Battle of Mobile Bay
The Battle of Mobile Bay of August 5, 1864, was an engagement of the American Civil War in which a Federal fleet commanded by Rear Admiral David G. Farragut, assisted by a contingent of soldiers, attacked a smaller Confederate fleet led by Admiral Franklin Buchanan and three forts that guarded the entrance to Mobile Bay. The battle was marked by Farragut's seemingly rash but successful run through a minefield that had just claimed one of his ironclad monitors, enabling his fleet to get beyond the range of the shore-based guns. This was followed by a reduction of the Confederate fleet to a single vessel, ironclad CSS Tennessee. Tennessee did not then retire, but engaged the entire Northern fleet. The armor on Tennessee gave her an advantage that enabled her to inflict more injury than she received, but she could not overcome the imbalance in numbers. She was eventually reduced to a motionless hulk, unable either to move or to reply to the guns of the Union fleet. Her captain then surrendered, ending the battle. With no Navy to support them, the three forts within days also surrendered. Complete control of the lower Mobile Bay thus passed to the Union forces.
Mobile had been the last important port on the Gulf of Mexico east of the Mississippi River remaining in Confederate possession, so its closure was the final step in completing the blockade in that region.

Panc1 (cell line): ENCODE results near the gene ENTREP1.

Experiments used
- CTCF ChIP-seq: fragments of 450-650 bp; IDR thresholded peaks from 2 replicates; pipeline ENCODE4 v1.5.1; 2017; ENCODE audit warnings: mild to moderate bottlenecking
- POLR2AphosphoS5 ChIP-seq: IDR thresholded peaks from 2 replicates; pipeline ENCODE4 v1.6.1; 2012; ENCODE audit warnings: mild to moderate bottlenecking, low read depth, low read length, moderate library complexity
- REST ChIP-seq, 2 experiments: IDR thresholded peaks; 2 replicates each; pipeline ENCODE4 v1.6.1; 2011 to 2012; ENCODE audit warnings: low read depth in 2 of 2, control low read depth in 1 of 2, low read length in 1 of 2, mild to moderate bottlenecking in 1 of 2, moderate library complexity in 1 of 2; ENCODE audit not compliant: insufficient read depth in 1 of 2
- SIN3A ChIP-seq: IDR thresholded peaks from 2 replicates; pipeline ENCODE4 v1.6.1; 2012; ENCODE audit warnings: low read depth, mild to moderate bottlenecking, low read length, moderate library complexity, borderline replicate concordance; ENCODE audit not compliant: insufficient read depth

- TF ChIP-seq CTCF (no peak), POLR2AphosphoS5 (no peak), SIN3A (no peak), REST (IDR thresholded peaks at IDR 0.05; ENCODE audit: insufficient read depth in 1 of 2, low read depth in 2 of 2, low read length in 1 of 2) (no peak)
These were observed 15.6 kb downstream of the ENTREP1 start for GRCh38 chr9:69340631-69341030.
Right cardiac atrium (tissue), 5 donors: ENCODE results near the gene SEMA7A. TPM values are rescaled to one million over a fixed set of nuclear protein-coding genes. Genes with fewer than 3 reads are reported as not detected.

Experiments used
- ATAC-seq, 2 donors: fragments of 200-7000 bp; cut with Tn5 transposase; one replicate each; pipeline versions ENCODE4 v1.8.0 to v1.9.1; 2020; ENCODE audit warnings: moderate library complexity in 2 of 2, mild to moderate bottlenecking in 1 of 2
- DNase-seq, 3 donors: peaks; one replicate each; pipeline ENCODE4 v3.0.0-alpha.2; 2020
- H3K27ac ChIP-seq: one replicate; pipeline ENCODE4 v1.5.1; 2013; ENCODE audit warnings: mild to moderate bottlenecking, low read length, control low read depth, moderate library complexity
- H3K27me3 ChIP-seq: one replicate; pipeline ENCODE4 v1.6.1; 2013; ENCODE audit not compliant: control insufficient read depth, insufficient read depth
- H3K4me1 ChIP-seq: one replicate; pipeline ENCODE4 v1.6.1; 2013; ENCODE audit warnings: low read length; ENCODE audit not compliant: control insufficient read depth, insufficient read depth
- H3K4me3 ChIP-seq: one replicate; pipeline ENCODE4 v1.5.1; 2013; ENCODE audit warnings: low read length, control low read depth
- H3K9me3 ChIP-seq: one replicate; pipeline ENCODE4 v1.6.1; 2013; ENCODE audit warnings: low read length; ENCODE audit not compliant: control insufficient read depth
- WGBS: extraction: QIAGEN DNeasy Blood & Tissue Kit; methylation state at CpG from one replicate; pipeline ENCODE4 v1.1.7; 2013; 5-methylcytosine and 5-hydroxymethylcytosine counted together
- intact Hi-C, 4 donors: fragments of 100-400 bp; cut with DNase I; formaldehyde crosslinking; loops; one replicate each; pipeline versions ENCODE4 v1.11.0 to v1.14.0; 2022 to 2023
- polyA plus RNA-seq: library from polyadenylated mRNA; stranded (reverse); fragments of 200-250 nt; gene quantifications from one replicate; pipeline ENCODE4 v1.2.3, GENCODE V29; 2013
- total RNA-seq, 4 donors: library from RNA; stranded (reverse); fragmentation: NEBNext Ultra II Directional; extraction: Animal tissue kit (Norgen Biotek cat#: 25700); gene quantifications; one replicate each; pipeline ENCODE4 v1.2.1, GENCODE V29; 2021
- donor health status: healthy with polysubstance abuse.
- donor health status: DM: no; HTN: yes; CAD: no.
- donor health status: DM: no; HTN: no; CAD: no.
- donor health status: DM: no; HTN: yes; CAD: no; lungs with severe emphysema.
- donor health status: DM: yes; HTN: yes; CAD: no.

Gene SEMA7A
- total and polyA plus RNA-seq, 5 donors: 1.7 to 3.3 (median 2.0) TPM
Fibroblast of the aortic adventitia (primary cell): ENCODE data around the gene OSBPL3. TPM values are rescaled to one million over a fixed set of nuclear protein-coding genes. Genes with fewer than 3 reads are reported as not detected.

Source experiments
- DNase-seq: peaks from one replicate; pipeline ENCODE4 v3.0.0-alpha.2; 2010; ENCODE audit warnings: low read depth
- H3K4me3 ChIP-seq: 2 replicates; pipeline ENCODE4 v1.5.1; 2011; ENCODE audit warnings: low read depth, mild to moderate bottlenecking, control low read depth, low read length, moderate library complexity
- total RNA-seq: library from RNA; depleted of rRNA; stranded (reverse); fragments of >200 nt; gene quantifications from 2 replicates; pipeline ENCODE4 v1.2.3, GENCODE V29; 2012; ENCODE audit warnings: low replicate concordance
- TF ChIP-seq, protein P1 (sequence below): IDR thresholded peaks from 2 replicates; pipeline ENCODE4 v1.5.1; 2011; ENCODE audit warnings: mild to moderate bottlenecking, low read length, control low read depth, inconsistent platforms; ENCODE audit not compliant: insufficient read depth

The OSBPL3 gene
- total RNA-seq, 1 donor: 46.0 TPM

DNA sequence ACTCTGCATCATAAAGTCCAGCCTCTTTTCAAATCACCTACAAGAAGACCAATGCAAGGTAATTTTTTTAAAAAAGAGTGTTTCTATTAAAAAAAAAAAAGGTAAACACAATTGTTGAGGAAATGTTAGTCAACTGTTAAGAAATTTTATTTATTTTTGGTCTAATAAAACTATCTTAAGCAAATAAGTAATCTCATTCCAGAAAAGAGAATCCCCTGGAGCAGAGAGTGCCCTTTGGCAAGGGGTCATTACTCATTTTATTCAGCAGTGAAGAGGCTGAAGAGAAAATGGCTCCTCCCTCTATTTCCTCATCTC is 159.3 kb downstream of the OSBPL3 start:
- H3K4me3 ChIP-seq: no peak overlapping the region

This Union victory, together with the capture of Atlanta, was a significant boost for Abraham Lincoln's bid for re-election.
A combined Union force initiated operations to close Mobile Bay to blockade running. Some Union forces landed on Dauphin Island and laid siege to Fort Gaines. On August 5, Farragut’s Union fleet of eighteen ships entered Mobile Bay and received a devastating fire from Forts Gaines and Morgan and other points. After passing the forts, Farragut forced the Confederate naval forces, under Adm. Franklin Buchanan, to surrender, which effectively closed Mobile Bay. By August 23, Fort Morgan, the last big holdout, fell, shutting down the port. The city, however, remained uncaptured.